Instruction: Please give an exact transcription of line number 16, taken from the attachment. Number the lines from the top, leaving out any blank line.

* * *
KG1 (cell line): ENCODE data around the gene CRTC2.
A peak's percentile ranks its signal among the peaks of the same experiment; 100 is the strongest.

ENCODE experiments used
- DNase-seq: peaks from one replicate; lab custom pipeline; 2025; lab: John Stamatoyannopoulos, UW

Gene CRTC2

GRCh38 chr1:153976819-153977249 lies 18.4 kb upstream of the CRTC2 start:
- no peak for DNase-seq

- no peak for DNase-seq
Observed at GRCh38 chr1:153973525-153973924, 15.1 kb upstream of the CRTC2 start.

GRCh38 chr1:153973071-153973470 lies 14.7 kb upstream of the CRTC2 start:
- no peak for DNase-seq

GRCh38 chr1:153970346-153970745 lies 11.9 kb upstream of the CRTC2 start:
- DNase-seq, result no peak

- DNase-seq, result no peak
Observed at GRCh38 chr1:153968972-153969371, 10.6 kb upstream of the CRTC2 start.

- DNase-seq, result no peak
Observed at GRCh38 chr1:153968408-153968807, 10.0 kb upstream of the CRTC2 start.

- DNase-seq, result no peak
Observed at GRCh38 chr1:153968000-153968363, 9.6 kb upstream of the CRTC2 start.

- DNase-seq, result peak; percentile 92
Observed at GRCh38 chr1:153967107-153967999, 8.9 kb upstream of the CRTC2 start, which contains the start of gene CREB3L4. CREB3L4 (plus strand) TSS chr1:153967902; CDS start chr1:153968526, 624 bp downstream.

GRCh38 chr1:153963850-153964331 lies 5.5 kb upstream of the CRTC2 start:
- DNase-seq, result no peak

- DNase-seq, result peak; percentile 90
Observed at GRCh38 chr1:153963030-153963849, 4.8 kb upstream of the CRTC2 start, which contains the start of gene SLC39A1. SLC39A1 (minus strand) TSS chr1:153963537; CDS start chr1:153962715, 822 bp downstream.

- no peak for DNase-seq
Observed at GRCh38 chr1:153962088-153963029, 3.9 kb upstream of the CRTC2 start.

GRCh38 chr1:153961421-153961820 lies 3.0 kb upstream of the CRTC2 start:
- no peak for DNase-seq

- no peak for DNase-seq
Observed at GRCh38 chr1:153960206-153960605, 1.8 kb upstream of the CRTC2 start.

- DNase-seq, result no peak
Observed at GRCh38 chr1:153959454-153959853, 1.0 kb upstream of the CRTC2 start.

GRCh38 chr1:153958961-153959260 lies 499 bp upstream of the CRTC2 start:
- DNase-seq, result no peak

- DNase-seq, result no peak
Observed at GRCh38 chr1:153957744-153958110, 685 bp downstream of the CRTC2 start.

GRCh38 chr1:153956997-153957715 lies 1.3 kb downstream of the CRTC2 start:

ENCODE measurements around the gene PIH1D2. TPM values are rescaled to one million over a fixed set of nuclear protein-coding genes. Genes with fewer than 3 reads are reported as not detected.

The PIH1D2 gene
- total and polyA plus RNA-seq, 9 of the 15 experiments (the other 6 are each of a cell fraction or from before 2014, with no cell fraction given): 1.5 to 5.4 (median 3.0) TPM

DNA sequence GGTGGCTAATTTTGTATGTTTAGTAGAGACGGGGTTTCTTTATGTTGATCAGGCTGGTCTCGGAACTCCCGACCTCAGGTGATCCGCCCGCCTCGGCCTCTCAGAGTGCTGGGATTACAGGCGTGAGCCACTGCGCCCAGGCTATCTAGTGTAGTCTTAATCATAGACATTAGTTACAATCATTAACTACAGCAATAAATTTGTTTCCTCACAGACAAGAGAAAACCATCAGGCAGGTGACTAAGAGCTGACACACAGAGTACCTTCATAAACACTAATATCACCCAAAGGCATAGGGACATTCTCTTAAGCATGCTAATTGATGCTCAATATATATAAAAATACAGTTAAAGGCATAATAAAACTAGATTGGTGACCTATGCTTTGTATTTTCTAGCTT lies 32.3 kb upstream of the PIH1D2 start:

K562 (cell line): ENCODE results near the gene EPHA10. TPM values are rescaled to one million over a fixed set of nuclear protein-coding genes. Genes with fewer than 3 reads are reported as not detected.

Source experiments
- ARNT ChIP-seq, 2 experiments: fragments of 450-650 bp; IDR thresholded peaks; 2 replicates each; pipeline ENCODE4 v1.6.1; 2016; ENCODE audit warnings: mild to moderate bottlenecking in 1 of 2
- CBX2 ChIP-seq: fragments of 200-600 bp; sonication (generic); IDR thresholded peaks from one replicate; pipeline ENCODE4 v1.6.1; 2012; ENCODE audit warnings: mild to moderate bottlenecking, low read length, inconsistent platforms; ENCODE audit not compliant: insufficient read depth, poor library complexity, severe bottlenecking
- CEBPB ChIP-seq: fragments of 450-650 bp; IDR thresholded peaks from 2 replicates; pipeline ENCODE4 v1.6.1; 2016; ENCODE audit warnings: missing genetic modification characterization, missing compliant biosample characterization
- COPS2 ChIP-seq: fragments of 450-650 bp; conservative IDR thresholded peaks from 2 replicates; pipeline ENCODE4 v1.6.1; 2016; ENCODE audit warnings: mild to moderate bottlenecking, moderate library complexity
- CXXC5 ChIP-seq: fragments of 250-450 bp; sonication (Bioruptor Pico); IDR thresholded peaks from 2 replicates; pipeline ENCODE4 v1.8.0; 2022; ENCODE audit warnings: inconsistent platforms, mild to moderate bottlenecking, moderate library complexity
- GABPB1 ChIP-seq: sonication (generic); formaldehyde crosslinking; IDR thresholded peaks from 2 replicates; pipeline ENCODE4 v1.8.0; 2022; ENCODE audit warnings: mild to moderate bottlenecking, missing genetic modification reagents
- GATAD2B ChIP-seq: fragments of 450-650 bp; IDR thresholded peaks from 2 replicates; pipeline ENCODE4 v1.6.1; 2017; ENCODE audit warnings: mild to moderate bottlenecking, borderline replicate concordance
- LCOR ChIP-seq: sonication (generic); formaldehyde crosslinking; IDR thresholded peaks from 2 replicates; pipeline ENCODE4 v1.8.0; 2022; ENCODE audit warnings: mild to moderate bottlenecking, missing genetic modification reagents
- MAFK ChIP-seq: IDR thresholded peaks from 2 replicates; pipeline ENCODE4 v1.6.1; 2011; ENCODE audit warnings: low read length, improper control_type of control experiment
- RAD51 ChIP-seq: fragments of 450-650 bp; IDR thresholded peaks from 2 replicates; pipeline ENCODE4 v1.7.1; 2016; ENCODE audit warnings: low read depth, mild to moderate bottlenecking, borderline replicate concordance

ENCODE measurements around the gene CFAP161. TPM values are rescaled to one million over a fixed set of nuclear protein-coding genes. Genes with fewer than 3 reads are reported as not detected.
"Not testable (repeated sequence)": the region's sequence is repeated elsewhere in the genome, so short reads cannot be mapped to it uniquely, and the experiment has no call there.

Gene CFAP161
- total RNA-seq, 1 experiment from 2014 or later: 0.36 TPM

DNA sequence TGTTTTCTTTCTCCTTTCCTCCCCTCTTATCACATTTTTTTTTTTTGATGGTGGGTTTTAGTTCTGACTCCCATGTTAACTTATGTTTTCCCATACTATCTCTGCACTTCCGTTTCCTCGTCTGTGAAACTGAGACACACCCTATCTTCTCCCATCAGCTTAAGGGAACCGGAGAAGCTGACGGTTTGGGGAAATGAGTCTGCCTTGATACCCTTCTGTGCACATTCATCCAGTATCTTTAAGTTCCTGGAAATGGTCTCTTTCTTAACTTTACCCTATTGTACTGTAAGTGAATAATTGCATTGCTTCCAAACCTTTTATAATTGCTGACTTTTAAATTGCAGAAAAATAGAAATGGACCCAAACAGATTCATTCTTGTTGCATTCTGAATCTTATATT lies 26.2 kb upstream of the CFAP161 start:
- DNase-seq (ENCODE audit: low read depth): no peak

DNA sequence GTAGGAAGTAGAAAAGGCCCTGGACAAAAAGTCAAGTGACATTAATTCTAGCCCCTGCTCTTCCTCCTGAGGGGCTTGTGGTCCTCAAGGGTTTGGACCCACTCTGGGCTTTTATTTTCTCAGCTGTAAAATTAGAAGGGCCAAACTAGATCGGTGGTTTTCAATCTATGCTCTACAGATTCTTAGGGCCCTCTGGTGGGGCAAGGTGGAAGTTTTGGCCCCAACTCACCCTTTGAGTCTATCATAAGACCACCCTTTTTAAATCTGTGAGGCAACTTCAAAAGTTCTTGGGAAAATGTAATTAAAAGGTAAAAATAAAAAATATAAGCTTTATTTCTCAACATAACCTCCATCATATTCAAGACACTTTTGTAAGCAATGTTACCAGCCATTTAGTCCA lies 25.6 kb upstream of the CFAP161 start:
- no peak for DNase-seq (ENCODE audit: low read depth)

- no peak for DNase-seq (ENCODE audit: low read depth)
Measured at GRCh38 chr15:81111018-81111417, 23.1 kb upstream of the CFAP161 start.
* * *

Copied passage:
- DNase-seq, result no peak